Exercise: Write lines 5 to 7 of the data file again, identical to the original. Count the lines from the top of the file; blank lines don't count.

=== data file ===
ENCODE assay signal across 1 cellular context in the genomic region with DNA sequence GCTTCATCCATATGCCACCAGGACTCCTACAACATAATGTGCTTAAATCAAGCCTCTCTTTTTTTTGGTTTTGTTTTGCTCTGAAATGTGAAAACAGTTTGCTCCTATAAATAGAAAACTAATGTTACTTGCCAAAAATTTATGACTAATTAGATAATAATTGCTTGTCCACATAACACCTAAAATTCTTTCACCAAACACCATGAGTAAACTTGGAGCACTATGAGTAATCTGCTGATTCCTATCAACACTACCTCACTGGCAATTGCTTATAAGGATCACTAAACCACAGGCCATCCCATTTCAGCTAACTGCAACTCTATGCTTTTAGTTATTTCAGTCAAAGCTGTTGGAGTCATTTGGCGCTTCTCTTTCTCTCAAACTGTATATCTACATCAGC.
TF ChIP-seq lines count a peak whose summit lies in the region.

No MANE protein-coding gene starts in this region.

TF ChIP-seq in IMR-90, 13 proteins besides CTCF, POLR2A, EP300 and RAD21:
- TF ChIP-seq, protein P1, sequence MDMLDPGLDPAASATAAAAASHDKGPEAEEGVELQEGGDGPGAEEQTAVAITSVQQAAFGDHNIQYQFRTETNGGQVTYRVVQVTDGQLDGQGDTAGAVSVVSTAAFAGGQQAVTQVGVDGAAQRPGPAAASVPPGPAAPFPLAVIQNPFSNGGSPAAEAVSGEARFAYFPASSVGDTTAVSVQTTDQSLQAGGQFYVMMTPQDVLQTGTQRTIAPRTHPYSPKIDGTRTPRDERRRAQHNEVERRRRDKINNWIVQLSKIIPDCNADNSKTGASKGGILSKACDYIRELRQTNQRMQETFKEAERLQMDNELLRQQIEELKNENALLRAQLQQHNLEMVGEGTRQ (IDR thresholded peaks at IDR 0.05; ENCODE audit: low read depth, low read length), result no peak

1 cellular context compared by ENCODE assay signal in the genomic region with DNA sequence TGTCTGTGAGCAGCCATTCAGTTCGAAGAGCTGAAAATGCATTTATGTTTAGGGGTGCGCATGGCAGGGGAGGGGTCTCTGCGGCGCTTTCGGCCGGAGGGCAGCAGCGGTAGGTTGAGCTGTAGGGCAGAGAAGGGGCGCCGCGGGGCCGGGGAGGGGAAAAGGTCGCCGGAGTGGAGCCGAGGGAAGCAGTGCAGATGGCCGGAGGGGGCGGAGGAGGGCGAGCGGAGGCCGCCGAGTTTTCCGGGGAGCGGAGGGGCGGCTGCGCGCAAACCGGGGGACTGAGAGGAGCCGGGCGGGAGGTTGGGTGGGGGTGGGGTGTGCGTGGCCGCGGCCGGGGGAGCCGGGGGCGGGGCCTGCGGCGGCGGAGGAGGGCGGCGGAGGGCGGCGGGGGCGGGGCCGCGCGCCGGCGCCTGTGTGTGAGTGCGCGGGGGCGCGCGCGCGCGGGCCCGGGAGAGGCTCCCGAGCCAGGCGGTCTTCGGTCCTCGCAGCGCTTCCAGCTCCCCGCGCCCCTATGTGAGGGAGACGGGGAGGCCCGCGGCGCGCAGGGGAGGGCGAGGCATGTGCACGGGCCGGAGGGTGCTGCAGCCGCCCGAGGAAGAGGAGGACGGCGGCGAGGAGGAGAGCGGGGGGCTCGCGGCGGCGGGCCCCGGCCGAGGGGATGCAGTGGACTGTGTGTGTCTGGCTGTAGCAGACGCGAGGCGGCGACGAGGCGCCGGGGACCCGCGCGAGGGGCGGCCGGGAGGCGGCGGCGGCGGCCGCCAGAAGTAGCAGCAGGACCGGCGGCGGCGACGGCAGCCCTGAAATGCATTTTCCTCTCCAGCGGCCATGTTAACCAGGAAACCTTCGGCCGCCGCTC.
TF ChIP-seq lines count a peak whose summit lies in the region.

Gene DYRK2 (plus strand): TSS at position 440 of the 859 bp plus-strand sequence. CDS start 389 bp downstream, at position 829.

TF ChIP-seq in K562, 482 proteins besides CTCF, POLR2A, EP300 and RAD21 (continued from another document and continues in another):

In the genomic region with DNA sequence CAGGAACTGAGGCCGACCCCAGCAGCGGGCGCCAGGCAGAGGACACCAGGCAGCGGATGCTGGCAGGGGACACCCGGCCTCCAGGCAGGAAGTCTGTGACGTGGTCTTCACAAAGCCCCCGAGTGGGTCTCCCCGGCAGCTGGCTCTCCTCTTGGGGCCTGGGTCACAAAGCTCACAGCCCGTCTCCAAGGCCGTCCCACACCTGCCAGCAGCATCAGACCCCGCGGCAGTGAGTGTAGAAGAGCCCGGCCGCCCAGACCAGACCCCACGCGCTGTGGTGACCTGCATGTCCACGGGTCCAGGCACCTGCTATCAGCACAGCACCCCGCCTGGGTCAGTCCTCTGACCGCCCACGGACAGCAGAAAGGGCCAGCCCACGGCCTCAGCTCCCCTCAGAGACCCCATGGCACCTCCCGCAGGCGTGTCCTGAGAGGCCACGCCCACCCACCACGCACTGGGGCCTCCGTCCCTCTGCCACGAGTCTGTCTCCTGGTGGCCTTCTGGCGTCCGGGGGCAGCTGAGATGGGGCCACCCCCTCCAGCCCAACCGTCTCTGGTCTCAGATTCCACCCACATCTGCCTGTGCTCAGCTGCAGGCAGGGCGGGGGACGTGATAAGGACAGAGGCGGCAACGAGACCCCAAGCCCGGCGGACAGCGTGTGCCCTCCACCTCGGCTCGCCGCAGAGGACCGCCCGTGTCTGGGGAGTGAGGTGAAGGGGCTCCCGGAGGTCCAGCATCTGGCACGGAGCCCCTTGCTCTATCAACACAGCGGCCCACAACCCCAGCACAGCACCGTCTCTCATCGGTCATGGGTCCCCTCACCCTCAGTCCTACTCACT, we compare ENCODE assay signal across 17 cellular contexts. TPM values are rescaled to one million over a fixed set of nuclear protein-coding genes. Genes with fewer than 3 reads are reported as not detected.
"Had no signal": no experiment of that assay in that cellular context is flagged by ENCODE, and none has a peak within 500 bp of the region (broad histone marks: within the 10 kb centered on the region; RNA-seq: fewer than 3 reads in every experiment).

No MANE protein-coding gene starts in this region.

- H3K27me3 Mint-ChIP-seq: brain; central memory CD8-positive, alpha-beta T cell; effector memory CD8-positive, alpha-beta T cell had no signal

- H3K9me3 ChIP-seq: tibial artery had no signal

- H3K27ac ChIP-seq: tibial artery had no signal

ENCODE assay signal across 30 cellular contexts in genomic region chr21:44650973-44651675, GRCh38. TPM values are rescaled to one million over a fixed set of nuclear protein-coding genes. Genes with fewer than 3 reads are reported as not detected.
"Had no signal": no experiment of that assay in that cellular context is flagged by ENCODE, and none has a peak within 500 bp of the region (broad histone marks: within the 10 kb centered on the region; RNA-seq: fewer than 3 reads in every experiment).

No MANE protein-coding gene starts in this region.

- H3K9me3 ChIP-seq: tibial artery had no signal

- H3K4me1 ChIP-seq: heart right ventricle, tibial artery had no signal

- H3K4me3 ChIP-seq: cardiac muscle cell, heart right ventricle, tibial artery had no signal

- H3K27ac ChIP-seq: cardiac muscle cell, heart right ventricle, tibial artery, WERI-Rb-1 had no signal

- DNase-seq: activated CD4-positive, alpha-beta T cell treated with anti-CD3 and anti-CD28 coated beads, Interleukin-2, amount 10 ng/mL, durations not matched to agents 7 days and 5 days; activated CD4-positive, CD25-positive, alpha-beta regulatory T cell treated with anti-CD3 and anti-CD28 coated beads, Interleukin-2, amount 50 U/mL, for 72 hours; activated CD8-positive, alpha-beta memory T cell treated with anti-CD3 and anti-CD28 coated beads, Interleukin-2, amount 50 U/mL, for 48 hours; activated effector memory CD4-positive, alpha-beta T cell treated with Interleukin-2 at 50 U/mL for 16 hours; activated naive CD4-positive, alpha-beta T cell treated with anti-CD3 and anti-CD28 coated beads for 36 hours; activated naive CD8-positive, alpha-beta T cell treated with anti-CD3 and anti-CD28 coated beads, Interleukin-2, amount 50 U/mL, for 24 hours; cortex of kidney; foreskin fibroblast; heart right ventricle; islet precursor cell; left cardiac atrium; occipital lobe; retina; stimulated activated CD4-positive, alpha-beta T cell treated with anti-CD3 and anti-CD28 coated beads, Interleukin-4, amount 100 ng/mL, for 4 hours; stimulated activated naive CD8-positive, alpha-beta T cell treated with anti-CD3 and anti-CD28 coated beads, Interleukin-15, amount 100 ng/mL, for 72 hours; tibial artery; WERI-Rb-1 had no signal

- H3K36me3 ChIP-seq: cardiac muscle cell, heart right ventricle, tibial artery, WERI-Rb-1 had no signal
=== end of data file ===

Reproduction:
- TF ChIP-seq, protein P1, sequence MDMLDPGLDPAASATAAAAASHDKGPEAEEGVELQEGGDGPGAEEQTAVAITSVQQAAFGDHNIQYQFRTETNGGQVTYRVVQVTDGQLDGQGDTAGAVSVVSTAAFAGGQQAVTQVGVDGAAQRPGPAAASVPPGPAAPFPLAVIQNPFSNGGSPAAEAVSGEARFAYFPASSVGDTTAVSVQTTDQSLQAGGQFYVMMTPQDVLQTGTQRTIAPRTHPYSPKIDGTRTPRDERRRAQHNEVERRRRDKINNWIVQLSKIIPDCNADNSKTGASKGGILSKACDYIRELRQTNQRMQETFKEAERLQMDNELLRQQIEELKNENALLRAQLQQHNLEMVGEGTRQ (IDR thresholded peaks at IDR 0.05; ENCODE audit: low read depth, low read length), result no peak

1 cellular context compared by ENCODE assay signal in the genomic region with DNA sequence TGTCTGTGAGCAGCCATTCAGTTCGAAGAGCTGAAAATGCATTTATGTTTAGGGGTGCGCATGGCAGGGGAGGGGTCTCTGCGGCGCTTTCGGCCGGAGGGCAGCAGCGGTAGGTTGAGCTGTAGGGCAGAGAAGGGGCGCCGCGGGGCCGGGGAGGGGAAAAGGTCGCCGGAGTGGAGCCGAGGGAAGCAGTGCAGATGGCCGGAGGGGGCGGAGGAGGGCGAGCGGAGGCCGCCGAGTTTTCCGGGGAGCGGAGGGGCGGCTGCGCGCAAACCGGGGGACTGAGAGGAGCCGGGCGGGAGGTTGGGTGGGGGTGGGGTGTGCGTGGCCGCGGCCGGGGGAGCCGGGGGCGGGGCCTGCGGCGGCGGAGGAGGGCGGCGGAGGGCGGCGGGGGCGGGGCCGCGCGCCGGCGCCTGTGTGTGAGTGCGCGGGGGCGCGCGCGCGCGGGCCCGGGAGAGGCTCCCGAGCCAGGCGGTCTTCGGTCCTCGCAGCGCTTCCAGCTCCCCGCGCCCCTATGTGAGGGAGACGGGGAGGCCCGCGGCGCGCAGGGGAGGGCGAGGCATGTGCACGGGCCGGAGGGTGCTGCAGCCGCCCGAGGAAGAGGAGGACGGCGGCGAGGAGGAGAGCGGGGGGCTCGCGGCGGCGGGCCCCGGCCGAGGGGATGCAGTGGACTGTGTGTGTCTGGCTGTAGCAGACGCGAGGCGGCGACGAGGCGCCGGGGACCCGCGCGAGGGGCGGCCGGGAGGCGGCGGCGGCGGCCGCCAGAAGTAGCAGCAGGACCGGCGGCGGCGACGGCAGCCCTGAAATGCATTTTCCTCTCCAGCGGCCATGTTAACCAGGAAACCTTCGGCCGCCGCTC.
TF ChIP-seq lines count a peak whose summit lies in the region.